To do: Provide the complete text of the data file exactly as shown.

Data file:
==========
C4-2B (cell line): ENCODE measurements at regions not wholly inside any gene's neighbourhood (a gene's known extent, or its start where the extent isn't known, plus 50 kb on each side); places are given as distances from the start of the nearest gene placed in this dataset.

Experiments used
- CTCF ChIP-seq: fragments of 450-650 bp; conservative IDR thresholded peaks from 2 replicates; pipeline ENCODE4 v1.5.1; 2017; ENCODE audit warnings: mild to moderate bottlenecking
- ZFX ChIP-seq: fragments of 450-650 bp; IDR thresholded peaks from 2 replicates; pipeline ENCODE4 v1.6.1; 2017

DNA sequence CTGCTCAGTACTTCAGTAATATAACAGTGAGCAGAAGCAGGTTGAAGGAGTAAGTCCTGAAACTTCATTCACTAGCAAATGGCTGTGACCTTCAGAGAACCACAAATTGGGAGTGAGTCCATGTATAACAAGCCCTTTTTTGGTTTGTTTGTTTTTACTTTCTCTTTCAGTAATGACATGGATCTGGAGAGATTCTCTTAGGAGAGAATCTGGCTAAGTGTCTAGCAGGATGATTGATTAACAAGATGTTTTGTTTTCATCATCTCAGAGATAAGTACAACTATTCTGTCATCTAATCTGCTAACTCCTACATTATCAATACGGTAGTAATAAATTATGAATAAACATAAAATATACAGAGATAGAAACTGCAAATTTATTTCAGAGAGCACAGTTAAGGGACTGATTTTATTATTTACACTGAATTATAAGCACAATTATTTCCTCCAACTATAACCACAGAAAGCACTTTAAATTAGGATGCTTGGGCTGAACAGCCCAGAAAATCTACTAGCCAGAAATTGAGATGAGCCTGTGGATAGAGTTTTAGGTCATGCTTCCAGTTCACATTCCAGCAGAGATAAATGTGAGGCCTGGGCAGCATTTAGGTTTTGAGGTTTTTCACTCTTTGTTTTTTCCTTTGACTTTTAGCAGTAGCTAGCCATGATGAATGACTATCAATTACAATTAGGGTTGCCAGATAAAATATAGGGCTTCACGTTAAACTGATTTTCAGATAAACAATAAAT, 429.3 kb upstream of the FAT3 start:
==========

C4-2B (cell line): ENCODE measurements at regions not wholly inside any gene's neighbourhood (a gene's known extent, or its start where the extent isn't known, plus 50 kb on each side); places are given as distances from the start of the nearest gene placed in this dataset.

Experiments used
- CTCF ChIP-seq: fragments of 450-650 bp; conservative IDR thresholded peaks from 2 replicates; pipeline ENCODE4 v1.5.1; 2017; ENCODE audit warnings: mild to moderate bottlenecking
- ZFX ChIP-seq: fragments of 450-650 bp; IDR thresholded peaks from 2 replicates; pipeline ENCODE4 v1.6.1; 2017

DNA sequence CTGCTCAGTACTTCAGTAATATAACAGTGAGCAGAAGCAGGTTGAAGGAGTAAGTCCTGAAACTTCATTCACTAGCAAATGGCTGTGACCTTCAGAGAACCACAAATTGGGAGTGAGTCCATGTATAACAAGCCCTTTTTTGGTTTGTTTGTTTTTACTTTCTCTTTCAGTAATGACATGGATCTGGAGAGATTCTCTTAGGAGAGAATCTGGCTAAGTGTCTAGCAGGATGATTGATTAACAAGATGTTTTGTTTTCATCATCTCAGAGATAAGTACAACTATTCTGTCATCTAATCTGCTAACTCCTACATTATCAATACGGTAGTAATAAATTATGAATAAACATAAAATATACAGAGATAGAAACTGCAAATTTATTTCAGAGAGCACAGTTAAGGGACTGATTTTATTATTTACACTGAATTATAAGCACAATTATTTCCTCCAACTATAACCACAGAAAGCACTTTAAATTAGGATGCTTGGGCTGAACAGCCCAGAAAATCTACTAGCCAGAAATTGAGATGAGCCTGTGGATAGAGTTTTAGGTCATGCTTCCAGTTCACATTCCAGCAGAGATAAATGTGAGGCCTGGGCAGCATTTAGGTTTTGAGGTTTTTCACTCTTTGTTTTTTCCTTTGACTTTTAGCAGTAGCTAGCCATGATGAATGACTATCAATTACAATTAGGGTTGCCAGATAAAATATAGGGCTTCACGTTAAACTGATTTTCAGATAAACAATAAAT, 429.3 kb upstream of the FAT3 start: